BROOKLYN_BORN - No, it isn't your right to know any and all arbitrary details you want about the food you're eating. I don't get mandate that all food tell me if it was made by left-handed people or redheads. Religious people don't get to mandate all food label whether it is Kosher or Halal. People that want to know if GMO's were used don't get to mandate a label for that either. Like religious people, if people want to know if their food is free of GMO's or not, they can pay for that information by purchasing food that labels their food through agencies like the Verified GMO-Free labeling association. Mandated labeling demands that other people pay for you to know information that isn't pertinent to human health.
LILLIPUTIANNA - because just bribing the offices in Vermont would be harder than bribing the USDA? Bribing to do what exactly? All the billions that Exxon and BP have and they've never managed to bribe enough scientists to change the consensus on Global Warming. Report
Typo indeed! US Department of Architecture? Seriously? Are they trying to make government bigger? Hmm Report
"Campbell has spoken against a "patchwork" of state-by-state labeling regulations, as the company feels this could lead to confusion and inaccuracies."

What they MEAN is, they want an agency that is easy to bribe to be in charge. Nice try Campbell's. Report
OKOBOJII
The GMO movement is silly. Food is genetically modified by our own design, as losingitatnight says, the only difference is that it's now being done in a lab. Sorry BROOKLYN_BORN, it's been done to everything, not just grafted apples. What about your cloned bananas? Or the plants we've been selectively breeding for years? Do you think carrots have always been that big? The food is nutritionally the same and the hydrochloric acid in your stomach breaks it all down. Report
The key about the so-called DARK Act is the state-level labeling. Can you imagine what a nightmare it would be for food companies if they had to ensure compliance with a patchwork of state regulations? Nothing wrong with federal labeling laws but it's still going to cost more to to the consumer. And really, if you want to avoid genetically engineered foods, it's a simple thing to look for labels that say non-GMO or organic. There are only 10 GM crops anyway, so most produce is non-GM already, and then in the processed food aisles you have to assume you're getting GM unless the box says otherwise. And GM is perfectly fine anyway -- there's probably nothing that has been tested more. Report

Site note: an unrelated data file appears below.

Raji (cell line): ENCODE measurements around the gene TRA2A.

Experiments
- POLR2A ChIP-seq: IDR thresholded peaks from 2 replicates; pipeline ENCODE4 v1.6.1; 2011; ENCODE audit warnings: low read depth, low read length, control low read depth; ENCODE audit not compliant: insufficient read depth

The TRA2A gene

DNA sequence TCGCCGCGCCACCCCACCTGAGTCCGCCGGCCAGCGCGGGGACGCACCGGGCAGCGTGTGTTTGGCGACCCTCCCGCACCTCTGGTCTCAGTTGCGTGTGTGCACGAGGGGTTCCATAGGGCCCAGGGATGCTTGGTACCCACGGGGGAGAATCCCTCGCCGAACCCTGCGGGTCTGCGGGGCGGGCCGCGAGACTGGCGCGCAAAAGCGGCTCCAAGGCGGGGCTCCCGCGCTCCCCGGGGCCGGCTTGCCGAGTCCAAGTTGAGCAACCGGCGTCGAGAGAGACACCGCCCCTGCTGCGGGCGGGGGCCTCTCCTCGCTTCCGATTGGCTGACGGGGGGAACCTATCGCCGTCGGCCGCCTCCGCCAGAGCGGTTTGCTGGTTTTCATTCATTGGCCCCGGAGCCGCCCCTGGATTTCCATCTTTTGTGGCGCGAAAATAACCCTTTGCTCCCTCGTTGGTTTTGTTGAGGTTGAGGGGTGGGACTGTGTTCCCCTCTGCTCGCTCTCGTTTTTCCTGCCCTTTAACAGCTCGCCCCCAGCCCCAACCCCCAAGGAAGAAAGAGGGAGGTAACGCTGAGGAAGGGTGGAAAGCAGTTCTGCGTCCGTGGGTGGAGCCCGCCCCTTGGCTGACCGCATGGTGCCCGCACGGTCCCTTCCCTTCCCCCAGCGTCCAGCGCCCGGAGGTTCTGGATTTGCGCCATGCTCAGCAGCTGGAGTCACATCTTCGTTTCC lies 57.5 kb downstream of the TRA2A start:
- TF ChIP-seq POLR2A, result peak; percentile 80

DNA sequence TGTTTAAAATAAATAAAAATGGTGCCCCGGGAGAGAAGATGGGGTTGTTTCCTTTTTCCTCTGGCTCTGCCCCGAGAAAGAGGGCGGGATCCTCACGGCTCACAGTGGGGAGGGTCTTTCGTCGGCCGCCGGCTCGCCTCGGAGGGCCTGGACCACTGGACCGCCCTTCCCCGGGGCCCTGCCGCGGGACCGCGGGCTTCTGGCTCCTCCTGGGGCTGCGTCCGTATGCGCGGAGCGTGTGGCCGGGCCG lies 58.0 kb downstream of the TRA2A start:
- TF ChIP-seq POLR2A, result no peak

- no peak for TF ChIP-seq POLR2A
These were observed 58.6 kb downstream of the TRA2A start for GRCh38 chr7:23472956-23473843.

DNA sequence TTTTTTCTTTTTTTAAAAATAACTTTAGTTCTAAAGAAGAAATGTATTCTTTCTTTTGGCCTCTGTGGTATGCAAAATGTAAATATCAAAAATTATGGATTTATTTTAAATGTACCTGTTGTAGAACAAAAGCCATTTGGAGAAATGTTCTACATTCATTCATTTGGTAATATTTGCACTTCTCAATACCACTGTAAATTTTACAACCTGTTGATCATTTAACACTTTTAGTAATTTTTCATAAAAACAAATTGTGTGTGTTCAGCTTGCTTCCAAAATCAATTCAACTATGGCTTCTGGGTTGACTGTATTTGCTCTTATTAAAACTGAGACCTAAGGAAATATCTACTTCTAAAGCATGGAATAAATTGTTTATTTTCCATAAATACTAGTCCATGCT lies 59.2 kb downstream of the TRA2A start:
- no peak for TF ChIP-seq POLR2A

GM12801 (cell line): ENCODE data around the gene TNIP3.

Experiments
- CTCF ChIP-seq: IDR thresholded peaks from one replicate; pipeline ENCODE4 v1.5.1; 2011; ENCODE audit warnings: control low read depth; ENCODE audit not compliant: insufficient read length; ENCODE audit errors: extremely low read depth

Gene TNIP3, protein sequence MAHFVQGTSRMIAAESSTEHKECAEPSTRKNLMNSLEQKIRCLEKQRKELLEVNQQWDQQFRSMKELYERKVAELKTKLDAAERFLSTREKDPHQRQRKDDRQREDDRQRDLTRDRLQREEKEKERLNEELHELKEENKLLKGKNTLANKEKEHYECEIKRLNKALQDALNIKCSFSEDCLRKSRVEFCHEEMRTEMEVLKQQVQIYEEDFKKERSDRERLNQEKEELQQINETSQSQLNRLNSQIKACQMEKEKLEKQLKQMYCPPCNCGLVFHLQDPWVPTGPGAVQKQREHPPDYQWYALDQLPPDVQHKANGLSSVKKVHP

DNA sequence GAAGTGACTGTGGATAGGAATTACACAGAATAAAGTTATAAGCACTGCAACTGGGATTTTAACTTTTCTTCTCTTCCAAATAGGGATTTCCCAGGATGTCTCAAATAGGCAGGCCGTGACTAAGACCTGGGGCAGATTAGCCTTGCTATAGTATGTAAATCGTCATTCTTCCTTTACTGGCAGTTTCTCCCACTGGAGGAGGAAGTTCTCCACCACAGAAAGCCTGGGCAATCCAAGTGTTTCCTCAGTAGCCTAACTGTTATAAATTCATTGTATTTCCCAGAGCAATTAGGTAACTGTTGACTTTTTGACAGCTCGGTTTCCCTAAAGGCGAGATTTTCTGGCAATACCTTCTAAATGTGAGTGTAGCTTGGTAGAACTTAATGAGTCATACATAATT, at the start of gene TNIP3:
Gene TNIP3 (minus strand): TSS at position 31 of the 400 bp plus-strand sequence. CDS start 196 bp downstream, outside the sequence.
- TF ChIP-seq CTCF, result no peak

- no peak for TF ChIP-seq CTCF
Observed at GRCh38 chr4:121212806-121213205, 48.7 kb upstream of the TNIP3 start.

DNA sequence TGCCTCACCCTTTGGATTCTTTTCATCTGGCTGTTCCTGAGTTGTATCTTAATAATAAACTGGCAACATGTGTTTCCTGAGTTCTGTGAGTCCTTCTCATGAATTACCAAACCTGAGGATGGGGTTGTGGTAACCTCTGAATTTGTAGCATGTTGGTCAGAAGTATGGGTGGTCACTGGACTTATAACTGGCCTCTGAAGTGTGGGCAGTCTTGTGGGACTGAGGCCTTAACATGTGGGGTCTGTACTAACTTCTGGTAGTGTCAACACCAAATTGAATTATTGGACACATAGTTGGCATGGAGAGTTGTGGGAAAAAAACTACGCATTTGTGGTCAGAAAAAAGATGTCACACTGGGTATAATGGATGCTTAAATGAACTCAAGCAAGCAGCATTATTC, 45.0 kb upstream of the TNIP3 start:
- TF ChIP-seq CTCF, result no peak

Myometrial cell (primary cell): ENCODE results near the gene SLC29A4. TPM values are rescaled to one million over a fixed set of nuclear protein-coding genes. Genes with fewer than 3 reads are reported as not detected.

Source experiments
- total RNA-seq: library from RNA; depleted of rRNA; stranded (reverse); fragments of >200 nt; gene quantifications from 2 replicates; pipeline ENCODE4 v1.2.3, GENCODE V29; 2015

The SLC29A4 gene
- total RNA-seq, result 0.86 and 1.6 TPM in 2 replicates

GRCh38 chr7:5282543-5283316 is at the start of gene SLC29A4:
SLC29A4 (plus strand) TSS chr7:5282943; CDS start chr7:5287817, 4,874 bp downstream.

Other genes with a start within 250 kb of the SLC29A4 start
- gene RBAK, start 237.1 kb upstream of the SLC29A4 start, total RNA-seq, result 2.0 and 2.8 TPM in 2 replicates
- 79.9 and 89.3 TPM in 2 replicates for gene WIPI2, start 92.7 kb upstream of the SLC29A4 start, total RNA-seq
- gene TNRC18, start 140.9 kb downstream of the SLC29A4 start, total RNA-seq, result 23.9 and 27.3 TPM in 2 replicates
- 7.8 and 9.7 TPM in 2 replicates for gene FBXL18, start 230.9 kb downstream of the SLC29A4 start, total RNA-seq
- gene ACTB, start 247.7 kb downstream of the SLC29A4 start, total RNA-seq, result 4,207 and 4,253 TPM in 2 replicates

U.S. Department of Architecture ... typo,I believe you meant to say agriculture. Report
LADY_HAVOC
Does Sparkpeople support this action by Campbell's, or is this just information you're passing on? Report
To me there's a difference between grafting a branch of one type of apple tree onto another and manipulating genes in a laboratory. Sorry Losingitatnight, but the first type of cross breeding has been going on for millennia as you say with no ill effects, but GMOs are comparatively new and I WANT to know what's in my food. JUST LABEL IT and let the consumers decide. If you don't mind eating it, go ahead, but don't sneak it in on me.
Also the "federally standardized" bill that was introduced and pushed along by the new congress actually forbid states from requiring GMO labels (the DARK act) - i.e Denying Americans the Right to Know.
Just label it and let me decide if I want to eat it. Report
The whole GMO fuss of course ignores the fact that pretty much all our food, unless we're going out and eating wild animals, has been genetically modified by humans. Instead of in a lab, humans modified the genes of plants and animals over countless generations of breeding to get the desired results. I mean, it even says 'traditionally bred plants' in the article. We've been playing god with our food for millennia, but now people are crying about it because it's the current cool thing to cry about.
I just wish I could figure out what the next big fad of things to hate is going to be so I can profit off of it. Maybe it's rocks. Don't let the big companys put GMO non-organic rocks in your food, people! Open your eyes! Report
ZABELINA1
Who eats canned soup anyways? Report